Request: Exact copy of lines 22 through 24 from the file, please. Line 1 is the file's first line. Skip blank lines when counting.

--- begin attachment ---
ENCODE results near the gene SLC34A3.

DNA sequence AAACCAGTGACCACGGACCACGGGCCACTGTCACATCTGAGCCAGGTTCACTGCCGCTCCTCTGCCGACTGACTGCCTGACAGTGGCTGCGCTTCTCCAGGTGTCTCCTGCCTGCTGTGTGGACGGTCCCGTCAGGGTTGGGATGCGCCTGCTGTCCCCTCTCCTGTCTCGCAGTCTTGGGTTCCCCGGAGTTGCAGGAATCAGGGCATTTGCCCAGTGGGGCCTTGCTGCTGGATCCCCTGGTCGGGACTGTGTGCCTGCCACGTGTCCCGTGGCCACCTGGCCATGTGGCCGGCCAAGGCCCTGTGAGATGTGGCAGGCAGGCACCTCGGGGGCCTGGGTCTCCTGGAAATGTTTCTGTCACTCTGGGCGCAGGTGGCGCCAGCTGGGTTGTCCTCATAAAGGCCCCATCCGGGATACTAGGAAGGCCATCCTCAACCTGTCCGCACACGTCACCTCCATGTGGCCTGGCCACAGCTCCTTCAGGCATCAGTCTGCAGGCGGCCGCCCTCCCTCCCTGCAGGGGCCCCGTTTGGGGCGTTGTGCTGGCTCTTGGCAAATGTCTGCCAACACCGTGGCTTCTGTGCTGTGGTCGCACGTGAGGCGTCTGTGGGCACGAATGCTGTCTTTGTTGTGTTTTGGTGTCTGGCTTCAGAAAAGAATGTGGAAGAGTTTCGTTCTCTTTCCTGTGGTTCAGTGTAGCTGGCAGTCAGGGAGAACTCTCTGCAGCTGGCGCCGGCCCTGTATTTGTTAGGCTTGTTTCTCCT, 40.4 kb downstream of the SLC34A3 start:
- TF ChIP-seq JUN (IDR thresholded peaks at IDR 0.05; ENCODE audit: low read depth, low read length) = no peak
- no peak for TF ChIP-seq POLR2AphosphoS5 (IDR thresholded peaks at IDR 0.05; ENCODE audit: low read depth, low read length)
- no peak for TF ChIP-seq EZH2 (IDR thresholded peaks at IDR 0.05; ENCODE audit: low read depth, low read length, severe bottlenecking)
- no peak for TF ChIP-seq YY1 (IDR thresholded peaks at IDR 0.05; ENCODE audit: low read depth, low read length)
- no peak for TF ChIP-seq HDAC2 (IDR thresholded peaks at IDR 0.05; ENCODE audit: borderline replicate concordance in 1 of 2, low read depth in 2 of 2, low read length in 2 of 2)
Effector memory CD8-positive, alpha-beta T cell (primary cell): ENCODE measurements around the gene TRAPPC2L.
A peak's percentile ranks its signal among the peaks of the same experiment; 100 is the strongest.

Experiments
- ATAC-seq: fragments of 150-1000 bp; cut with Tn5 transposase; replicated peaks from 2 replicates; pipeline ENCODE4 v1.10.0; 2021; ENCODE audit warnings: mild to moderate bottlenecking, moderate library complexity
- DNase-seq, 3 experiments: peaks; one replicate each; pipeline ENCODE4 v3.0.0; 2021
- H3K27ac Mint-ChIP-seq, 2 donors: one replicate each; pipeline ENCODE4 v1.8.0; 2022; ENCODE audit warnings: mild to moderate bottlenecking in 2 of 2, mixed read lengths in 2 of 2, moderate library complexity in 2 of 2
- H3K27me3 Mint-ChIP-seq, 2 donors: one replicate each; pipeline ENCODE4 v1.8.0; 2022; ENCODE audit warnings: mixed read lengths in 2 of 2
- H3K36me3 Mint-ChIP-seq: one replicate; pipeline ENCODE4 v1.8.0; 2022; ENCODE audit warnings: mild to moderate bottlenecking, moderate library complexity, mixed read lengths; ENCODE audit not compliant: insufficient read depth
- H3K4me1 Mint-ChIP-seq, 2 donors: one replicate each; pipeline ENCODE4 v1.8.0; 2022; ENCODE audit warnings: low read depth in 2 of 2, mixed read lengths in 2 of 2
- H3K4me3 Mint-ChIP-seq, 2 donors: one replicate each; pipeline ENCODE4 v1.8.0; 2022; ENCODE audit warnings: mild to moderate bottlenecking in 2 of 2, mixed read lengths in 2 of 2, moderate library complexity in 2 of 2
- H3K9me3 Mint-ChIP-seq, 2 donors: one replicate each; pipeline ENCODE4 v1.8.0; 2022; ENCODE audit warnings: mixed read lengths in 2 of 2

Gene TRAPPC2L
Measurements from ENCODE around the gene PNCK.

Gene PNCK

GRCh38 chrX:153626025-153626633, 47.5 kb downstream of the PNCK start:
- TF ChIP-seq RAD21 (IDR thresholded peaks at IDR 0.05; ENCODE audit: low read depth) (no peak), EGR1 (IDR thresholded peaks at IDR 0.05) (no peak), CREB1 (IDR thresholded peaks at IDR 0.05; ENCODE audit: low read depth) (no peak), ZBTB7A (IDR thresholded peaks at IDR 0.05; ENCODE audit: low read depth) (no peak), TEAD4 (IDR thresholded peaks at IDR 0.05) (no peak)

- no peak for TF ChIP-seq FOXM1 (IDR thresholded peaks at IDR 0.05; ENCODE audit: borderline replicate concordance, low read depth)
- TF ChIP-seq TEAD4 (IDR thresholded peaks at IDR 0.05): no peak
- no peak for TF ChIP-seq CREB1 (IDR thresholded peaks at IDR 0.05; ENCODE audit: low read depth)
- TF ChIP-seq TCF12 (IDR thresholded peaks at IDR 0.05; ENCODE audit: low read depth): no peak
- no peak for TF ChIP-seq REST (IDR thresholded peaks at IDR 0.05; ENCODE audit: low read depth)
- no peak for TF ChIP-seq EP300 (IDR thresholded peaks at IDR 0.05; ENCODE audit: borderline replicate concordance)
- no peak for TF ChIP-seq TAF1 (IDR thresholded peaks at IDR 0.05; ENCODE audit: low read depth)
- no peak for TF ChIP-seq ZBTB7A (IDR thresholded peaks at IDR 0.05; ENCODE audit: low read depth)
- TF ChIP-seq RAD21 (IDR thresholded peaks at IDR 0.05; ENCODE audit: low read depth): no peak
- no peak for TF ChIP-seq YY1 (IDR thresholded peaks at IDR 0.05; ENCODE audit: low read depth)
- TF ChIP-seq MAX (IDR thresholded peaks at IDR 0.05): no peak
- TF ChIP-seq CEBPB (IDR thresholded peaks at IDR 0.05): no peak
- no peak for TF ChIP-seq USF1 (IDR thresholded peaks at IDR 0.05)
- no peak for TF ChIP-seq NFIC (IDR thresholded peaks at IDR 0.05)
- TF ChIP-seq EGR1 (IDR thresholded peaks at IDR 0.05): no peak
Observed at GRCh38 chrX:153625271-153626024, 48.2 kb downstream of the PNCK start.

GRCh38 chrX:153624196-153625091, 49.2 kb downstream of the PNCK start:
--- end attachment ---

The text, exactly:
GRCh38 chrX:153626025-153626633, 47.5 kb downstream of the PNCK start:
- TF ChIP-seq RAD21 (IDR thresholded peaks at IDR 0.05; ENCODE audit: low read depth) (no peak), EGR1 (IDR thresholded peaks at IDR 0.05) (no peak), CREB1 (IDR thresholded peaks at IDR 0.05; ENCODE audit: low read depth) (no peak), ZBTB7A (IDR thresholded peaks at IDR 0.05; ENCODE audit: low read depth) (no peak), TEAD4 (IDR thresholded peaks at IDR 0.05) (no peak)

- no peak for TF ChIP-seq FOXM1 (IDR thresholded peaks at IDR 0.05; ENCODE audit: borderline replicate concordance, low read depth)